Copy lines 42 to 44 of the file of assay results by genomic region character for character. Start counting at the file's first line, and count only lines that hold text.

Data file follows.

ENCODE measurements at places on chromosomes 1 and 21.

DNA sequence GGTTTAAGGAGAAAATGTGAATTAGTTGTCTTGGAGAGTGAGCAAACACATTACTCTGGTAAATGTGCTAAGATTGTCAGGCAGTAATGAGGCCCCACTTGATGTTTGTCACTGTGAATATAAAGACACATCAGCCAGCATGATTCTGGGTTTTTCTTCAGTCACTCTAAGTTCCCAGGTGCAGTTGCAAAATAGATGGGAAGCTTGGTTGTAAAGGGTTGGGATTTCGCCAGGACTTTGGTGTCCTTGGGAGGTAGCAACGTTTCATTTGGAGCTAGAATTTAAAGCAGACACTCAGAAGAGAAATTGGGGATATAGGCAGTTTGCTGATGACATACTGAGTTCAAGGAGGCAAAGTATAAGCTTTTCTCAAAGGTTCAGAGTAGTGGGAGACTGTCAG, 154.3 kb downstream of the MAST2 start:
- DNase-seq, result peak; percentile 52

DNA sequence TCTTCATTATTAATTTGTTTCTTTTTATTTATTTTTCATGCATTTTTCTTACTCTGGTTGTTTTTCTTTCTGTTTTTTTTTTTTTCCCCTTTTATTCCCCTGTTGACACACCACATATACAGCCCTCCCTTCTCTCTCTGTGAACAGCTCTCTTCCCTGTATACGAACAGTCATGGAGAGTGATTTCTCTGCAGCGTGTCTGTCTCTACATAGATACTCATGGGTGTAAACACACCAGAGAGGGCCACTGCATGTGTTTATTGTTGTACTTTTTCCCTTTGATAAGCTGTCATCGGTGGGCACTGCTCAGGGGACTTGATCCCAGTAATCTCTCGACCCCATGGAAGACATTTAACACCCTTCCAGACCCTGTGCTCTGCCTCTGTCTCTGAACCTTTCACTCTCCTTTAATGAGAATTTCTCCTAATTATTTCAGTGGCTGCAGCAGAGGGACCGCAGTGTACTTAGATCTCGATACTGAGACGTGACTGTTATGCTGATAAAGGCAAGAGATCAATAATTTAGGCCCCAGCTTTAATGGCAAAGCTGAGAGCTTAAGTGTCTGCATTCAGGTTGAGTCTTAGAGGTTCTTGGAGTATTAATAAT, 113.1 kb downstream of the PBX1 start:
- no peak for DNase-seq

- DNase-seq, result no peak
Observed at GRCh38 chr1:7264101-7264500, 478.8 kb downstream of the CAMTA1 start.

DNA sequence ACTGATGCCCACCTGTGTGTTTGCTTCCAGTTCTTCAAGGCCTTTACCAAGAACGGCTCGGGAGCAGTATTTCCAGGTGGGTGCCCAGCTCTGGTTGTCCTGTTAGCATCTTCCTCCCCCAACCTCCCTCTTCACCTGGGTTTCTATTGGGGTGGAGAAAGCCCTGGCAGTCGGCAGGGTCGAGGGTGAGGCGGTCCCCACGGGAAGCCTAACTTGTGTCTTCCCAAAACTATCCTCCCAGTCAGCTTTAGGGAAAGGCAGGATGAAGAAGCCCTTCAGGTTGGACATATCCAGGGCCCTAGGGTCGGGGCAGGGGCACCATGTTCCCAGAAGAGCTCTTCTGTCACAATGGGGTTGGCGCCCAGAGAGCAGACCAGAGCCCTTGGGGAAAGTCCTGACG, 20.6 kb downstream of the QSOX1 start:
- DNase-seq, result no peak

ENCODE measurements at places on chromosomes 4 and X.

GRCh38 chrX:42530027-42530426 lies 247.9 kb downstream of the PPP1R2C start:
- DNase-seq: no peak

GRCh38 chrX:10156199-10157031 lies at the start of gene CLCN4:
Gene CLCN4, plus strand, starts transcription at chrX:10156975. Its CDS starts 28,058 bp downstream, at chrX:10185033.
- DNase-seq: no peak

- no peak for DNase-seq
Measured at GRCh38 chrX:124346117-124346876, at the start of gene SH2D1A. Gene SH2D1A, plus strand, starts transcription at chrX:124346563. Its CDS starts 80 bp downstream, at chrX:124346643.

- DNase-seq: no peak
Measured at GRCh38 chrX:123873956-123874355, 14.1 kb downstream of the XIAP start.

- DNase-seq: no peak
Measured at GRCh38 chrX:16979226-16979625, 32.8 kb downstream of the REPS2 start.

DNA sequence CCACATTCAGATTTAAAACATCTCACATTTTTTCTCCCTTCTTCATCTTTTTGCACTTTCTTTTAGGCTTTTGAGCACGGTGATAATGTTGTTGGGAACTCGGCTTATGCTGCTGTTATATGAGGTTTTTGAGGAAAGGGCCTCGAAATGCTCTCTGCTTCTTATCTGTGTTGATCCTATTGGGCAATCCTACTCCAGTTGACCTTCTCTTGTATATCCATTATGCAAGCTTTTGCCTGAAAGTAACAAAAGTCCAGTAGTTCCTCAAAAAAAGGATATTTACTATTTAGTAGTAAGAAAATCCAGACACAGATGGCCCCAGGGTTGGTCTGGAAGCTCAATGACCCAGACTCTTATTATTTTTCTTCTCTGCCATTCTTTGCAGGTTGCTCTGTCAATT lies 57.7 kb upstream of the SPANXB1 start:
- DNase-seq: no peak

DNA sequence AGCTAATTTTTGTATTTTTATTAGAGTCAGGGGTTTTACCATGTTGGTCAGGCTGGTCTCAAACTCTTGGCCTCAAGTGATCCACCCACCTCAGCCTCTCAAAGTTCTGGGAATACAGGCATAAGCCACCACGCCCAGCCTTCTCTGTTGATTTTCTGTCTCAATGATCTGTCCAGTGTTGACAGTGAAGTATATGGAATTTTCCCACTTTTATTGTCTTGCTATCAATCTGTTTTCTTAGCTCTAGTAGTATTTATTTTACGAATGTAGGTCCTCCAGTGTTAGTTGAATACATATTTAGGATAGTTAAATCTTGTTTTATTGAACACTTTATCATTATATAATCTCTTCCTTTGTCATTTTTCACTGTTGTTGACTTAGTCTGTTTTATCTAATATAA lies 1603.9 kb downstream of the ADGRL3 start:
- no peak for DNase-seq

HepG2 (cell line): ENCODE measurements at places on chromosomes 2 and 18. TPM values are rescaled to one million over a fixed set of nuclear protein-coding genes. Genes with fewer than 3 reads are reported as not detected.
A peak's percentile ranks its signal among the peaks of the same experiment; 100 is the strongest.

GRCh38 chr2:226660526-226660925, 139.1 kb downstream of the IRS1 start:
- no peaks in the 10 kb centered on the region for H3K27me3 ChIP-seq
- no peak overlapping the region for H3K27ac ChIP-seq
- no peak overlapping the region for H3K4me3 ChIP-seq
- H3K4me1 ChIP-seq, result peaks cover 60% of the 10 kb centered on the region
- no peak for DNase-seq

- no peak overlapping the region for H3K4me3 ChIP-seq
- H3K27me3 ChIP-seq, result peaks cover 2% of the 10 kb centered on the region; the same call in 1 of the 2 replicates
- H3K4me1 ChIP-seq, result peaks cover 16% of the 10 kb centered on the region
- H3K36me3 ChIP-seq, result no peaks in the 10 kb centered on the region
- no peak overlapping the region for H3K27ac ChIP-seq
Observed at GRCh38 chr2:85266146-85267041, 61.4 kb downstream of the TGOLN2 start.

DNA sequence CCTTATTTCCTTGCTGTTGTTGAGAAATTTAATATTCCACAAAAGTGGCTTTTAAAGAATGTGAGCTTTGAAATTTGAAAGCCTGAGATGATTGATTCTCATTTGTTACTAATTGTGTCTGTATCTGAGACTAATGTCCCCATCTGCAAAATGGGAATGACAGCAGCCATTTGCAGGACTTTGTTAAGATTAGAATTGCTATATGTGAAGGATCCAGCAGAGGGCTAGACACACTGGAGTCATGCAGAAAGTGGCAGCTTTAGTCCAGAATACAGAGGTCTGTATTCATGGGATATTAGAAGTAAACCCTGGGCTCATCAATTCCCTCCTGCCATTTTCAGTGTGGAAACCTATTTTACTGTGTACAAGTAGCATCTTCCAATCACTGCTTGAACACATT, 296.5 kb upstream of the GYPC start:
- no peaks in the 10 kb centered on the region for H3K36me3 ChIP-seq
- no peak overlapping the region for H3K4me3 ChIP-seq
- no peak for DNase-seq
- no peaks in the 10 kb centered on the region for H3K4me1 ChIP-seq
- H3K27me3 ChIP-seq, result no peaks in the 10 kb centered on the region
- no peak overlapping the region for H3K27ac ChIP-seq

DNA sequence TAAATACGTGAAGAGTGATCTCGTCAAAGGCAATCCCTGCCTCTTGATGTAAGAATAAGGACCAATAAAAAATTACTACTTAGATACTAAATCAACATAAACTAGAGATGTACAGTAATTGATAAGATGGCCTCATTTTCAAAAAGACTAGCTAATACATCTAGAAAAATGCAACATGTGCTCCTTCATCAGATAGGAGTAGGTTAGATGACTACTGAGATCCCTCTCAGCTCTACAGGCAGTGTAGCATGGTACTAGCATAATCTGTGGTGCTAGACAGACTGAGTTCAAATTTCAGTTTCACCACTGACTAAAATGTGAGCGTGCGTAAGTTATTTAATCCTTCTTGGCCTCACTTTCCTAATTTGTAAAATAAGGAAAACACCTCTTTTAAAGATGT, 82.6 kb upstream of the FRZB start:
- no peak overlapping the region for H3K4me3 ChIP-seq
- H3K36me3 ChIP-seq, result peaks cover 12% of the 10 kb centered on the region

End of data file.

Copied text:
- no peak overlapping the region for H3K4me3 ChIP-seq
- no peak for DNase-seq
- no peaks in the 10 kb centered on the region for H3K4me1 ChIP-seq